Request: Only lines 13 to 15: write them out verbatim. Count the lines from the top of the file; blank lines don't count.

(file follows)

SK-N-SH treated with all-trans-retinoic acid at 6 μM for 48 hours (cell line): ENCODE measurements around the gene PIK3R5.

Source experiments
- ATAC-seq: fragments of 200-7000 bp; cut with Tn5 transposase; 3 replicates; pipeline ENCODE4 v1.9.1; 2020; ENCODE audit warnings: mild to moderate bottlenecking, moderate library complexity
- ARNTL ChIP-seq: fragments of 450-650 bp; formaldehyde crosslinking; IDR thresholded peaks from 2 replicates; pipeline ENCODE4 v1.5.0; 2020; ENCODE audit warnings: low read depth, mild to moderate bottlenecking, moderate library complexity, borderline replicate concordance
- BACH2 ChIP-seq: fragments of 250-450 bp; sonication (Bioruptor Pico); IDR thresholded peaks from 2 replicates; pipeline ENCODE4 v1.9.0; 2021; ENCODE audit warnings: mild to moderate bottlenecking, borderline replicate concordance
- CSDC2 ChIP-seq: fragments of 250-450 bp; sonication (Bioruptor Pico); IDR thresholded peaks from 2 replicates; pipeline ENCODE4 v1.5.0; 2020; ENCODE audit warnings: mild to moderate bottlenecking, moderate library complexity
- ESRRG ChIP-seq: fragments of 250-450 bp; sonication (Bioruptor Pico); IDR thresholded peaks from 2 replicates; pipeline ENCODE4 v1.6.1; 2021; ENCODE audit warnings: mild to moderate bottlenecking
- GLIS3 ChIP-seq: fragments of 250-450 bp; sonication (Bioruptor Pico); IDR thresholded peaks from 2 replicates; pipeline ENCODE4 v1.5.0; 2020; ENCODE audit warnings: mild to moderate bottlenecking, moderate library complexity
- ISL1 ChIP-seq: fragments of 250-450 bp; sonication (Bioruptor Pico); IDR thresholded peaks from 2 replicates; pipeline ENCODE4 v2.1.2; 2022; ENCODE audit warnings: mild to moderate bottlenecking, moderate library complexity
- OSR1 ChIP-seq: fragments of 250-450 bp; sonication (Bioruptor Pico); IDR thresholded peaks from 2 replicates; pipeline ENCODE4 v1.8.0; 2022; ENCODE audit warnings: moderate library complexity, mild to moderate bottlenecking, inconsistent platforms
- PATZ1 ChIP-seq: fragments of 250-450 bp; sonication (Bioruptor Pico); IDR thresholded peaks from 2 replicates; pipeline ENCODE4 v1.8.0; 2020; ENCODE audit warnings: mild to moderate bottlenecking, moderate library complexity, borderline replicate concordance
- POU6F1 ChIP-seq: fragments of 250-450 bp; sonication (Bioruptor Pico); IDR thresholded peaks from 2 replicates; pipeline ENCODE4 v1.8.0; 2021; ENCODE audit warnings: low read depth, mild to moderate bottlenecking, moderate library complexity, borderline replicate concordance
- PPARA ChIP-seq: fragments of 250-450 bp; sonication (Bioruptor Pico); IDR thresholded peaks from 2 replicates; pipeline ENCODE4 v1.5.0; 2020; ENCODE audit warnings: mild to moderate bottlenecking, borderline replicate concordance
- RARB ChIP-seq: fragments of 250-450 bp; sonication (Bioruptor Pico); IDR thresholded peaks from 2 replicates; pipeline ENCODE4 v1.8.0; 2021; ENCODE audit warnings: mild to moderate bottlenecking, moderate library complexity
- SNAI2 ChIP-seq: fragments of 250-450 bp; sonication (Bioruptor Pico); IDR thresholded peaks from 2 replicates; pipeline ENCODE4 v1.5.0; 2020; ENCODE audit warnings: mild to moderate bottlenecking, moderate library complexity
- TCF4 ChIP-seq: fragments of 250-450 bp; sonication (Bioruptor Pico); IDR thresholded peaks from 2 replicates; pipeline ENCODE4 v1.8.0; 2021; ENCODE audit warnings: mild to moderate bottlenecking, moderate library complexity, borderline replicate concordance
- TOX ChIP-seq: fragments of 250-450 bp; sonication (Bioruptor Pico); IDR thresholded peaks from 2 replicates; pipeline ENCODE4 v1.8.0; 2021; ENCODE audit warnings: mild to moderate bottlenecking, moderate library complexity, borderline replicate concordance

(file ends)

- PPARA ChIP-seq: fragments of 250-450 bp; sonication (Bioruptor Pico); IDR thresholded peaks from 2 replicates; pipeline ENCODE4 v1.5.0; 2020; ENCODE audit warnings: mild to moderate bottlenecking, borderline replicate concordance
- RARB ChIP-seq: fragments of 250-450 bp; sonication (Bioruptor Pico); IDR thresholded peaks from 2 replicates; pipeline ENCODE4 v1.8.0; 2021; ENCODE audit warnings: mild to moderate bottlenecking, moderate library complexity
- SNAI2 ChIP-seq: fragments of 250-450 bp; sonication (Bioruptor Pico); IDR thresholded peaks from 2 replicates; pipeline ENCODE4 v1.5.0; 2020; ENCODE audit warnings: mild to moderate bottlenecking, moderate library complexity